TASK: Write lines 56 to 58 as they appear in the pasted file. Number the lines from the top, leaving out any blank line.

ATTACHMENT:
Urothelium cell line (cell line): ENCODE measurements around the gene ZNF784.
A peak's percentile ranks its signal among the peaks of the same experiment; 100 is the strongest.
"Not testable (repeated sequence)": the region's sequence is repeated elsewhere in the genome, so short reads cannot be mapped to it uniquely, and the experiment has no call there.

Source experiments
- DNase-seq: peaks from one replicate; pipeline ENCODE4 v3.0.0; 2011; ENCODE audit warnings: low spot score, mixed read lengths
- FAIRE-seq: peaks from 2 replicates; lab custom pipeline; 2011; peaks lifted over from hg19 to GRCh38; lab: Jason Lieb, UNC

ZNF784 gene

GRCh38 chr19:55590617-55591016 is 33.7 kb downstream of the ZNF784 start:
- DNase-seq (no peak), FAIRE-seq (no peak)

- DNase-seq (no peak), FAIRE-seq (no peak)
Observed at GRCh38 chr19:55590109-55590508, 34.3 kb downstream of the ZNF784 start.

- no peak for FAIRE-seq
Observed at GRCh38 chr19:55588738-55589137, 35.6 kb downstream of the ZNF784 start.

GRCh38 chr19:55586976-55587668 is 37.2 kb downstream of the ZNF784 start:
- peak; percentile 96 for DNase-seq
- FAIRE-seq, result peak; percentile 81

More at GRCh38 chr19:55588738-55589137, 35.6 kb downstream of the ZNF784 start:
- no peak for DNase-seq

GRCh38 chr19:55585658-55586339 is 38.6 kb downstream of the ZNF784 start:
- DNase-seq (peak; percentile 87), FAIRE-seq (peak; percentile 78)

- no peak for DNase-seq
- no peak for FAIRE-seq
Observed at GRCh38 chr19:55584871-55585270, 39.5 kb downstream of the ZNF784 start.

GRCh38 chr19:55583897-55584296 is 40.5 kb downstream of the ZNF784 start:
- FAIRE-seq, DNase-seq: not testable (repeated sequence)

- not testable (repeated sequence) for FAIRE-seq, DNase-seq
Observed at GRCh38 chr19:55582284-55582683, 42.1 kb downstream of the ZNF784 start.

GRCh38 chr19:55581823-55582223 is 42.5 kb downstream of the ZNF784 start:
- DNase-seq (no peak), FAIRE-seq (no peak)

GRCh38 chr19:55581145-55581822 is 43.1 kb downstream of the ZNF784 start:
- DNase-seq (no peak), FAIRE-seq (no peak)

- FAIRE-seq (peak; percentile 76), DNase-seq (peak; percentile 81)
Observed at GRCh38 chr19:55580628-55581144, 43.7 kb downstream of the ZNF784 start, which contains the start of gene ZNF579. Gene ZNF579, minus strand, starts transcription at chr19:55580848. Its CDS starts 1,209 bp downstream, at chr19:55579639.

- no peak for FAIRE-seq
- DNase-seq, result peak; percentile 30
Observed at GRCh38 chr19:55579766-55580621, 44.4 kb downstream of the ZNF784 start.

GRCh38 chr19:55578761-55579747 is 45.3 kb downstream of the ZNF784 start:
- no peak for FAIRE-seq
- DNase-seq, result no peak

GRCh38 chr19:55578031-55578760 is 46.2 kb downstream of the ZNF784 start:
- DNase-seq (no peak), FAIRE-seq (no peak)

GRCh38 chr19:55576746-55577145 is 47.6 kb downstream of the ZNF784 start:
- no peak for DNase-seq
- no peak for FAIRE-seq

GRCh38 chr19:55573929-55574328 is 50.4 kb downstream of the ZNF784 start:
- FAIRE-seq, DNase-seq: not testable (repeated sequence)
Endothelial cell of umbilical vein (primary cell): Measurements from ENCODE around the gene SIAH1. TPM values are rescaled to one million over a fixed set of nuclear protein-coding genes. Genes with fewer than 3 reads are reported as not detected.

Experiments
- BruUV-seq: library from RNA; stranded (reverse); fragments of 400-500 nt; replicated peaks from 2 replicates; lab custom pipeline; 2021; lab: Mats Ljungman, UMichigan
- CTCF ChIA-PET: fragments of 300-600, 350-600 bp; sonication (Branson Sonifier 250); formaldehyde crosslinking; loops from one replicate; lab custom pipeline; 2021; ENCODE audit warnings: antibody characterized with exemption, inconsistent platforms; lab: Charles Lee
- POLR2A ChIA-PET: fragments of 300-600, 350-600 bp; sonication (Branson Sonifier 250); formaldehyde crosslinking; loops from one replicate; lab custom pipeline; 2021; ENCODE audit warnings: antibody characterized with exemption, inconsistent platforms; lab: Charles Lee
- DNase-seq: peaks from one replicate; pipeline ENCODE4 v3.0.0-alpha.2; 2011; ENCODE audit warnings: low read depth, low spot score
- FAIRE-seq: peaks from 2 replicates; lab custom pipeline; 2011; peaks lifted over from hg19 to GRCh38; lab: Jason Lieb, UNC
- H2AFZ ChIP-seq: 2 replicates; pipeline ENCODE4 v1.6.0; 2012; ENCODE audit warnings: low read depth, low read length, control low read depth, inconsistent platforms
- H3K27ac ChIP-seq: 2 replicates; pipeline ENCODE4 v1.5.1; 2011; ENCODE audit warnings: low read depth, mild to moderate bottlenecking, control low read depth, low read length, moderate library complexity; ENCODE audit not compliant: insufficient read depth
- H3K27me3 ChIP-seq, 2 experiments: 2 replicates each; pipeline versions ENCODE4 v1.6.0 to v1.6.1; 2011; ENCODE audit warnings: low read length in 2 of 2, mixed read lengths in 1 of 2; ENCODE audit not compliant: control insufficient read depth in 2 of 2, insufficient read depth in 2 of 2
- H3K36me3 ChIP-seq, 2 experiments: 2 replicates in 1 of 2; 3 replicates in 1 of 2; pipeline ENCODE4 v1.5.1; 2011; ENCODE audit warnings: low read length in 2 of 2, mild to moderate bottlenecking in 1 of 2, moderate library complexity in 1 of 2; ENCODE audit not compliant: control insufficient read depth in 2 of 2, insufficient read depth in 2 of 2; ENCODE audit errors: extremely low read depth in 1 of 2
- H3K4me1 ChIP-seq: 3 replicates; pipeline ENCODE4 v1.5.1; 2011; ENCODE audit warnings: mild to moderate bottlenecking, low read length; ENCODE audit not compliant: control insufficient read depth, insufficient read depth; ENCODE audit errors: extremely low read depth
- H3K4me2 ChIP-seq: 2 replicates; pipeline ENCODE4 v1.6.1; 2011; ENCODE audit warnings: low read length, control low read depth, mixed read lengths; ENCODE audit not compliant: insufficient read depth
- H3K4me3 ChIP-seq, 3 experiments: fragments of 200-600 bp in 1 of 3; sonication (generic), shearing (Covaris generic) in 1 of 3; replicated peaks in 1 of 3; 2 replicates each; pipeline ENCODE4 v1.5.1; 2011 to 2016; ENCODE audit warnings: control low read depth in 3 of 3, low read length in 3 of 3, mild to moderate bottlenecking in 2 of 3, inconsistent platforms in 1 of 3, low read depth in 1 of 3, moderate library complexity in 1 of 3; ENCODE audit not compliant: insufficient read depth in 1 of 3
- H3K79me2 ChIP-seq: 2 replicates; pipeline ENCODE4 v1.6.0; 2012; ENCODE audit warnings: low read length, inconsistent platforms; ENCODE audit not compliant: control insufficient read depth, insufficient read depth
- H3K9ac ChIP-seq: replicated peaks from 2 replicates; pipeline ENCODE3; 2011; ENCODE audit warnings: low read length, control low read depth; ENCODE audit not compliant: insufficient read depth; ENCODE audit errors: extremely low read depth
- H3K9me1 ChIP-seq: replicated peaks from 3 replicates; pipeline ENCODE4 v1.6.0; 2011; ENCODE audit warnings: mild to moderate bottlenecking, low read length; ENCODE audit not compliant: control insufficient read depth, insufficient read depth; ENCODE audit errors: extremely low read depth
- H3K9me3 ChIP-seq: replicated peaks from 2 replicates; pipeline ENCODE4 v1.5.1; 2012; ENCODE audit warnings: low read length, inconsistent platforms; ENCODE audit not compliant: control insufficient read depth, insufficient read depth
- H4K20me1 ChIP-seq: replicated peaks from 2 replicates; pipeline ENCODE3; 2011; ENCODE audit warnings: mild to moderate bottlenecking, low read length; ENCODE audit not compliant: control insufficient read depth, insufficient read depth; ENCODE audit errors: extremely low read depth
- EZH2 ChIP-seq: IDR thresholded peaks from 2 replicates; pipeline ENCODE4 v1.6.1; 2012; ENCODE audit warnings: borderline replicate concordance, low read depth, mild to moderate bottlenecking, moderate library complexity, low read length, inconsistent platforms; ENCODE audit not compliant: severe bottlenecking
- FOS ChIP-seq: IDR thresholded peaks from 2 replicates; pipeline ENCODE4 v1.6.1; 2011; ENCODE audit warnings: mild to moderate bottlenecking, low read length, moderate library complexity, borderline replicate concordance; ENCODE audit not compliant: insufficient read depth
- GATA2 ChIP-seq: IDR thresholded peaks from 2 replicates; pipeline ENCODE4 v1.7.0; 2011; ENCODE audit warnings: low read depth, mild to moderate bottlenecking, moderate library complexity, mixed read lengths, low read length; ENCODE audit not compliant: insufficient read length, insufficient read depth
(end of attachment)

- H3K27me3 ChIP-seq, 2 experiments: 2 replicates each; pipeline versions ENCODE4 v1.6.0 to v1.6.1; 2011; ENCODE audit warnings: low read length in 2 of 2, mixed read lengths in 1 of 2; ENCODE audit not compliant: control insufficient read depth in 2 of 2, insufficient read depth in 2 of 2
- H3K36me3 ChIP-seq, 2 experiments: 2 replicates in 1 of 2; 3 replicates in 1 of 2; pipeline ENCODE4 v1.5.1; 2011; ENCODE audit warnings: low read length in 2 of 2, mild to moderate bottlenecking in 1 of 2, moderate library complexity in 1 of 2; ENCODE audit not compliant: control insufficient read depth in 2 of 2, insufficient read depth in 2 of 2; ENCODE audit errors: extremely low read depth in 1 of 2
- H3K4me1 ChIP-seq: 3 replicates; pipeline ENCODE4 v1.5.1; 2011; ENCODE audit warnings: mild to moderate bottlenecking, low read length; ENCODE audit not compliant: control insufficient read depth, insufficient read depth; ENCODE audit errors: extremely low read depth